• 3 Months Ago
      I think this is a good idea. The current one (at 200,000) also expires (which is a good idea) so it only rewards auto makers who get moving with the technology - those that sit and go slow loose the credit (a fix to the hybrid credit). Taking it to 500,000 will give the automakers a few more years to work on getting the prices down on the expensive new technology (battery tech is already supposed to cut costs by 50% by 2015) while gaining additional efficiencies from scaling production up significantly.

      This proposal would facilitate more electric cars on the road getting America off more oil sooner (shout out to those places like Venezuela etc. that hate us that we keep sending our money to). The fact that gas is above $3 a gallon in the winter in the worst recession the US has seen since the depression - should be making everyone figure out we need to get off as much oil as possible ASAP, cause its going nowhere but up as the economy tries to come back (and increases oil / gasoline demand as it does so).

      Make no mistake folks - our economy isn't designed for $4 a gallon or higher gasoline, it will suck out the discretionary spending money from the economy (all that money goes to the oil companies instead of buying things) and send us back into a recession.

      The oil lobby will not want this to move forward so my guess is it will get killed by their minions in the House of Representatives (and maybe the Senate as well). But we'll see.
        • 3 Months Ago
        I agree this is a good thing. If we're ever to move the technology, it needs to reach economic volumes.
      • 3 Months Ago
      Unfortunately with the 5 cent tax increase(in addition to the other taxes already present), the government will take their share and you would probably see 1/3 or less of the actual revenue going towards its intended purpose. The remaining 2/3 of the revenue would just evaporate. This 5 cent tax increase would also be on top of the higher gas prices if oil industry subsidies are removed per the presedential address(I'm ignorant of the type and amount of subsides). A 5 cent tax increase is easier to deal with when gas is $3/gallon vs $5/gallon.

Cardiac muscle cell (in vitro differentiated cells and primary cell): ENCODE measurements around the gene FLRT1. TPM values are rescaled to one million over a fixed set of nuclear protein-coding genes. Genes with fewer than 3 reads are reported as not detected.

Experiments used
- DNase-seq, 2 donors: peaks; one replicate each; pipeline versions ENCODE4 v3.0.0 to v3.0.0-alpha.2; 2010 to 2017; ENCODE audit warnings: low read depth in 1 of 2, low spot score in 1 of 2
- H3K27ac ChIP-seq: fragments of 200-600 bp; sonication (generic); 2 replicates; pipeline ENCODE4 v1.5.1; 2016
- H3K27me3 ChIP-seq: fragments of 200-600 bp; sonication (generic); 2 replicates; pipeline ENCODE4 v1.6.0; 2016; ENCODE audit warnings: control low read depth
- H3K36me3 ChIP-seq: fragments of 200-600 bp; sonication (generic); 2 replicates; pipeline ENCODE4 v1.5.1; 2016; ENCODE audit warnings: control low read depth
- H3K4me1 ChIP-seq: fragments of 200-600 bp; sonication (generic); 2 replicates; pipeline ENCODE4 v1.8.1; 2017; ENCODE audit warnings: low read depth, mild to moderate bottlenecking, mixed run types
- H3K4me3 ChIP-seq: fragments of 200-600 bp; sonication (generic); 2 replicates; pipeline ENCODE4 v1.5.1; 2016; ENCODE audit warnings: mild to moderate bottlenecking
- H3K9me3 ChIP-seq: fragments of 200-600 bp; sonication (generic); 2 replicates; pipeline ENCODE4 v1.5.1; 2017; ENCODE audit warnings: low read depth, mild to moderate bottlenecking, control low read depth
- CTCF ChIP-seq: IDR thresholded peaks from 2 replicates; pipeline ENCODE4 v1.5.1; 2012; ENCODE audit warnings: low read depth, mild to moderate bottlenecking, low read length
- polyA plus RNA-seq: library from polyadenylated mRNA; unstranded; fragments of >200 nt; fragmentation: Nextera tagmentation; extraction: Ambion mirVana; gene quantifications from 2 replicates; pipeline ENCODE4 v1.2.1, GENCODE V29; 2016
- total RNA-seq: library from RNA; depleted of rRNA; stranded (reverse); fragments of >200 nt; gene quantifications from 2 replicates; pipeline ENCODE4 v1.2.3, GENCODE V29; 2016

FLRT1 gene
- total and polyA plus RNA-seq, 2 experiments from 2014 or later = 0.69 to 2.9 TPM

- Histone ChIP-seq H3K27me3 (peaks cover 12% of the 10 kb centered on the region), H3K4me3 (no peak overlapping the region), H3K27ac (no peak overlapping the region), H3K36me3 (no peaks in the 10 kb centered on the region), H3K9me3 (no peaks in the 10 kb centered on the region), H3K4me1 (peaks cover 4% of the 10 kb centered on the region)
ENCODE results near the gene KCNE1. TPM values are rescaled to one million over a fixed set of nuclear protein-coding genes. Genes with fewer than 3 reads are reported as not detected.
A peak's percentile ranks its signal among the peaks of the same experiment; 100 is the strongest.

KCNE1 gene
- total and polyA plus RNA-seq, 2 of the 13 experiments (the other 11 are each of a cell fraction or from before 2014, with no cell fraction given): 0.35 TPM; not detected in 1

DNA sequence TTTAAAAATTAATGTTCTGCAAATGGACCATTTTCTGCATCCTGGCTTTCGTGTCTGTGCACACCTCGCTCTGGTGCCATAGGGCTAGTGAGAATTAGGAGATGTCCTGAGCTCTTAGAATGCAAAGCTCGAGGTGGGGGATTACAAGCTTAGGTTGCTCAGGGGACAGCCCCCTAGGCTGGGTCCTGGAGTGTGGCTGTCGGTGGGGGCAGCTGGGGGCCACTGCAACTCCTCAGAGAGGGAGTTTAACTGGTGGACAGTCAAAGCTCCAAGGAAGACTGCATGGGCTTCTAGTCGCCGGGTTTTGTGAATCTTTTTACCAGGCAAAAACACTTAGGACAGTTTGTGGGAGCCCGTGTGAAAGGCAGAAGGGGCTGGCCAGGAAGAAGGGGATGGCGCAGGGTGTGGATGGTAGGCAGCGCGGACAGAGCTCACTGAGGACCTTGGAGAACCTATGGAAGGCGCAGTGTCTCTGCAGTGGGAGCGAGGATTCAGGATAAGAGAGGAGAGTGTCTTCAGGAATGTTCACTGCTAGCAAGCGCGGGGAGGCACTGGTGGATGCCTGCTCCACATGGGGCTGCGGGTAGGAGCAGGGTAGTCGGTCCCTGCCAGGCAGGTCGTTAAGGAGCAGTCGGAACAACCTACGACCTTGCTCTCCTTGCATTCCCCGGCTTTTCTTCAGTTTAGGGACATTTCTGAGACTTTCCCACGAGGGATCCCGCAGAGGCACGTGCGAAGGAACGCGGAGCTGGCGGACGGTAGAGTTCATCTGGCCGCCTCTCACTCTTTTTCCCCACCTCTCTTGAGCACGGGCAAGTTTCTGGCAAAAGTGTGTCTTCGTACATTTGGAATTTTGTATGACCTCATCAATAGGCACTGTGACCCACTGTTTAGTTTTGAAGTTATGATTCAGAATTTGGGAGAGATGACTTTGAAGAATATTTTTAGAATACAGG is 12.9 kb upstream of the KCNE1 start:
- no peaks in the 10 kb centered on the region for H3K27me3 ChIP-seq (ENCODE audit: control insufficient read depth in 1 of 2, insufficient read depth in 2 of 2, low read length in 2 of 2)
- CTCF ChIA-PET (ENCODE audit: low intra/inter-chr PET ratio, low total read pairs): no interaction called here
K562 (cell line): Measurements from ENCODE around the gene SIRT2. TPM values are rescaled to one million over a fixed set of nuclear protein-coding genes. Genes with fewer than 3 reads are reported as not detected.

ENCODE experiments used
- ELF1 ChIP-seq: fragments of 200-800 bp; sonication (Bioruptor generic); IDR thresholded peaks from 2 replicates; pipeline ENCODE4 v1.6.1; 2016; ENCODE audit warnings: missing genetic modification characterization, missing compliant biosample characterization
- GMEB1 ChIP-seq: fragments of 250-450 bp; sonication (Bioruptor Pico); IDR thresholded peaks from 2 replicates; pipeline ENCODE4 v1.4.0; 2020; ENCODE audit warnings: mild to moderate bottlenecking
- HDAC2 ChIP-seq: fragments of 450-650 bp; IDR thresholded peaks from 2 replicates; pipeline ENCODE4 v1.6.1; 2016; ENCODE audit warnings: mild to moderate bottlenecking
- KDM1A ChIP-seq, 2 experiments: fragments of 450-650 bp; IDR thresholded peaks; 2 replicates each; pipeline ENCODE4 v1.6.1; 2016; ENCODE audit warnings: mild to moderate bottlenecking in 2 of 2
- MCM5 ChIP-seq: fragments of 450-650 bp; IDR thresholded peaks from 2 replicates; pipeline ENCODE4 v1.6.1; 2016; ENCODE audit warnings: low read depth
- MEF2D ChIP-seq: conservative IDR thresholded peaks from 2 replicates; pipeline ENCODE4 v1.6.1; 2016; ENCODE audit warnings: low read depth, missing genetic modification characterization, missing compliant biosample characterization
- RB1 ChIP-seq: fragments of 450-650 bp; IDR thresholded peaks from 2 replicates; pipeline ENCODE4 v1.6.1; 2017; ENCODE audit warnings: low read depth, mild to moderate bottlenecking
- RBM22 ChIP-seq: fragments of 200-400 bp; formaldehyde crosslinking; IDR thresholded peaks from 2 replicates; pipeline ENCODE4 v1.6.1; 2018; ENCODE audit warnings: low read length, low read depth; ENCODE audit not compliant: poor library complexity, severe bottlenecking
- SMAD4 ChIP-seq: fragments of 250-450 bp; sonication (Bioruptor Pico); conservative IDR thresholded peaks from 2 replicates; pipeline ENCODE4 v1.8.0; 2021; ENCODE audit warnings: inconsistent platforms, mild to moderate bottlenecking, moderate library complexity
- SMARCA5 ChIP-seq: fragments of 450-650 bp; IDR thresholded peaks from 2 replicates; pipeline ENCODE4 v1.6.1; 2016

Each tax credit or rebate given out is lost revenue for the government--yet they want to raise taxes (on the higher earners/contributors) because they don't have "enough" revenue. In reality, the government always spend more then their revenue stream-wether its 1 billion or 3 trillion $$. Its like Micheal Jackson worth $$$$$ but you spent too much and still have $$$ amount of debt. If you must have a incentive program I would like a rebate system, but the system still is bad financially.
      • 3 Months Ago
      No subsidy. Increase the fuel mileage standards of auto manufacturers and they will build small/medium size cars with hydrid technology en mass at a cheap price everyone can afford. No subsidy is needed.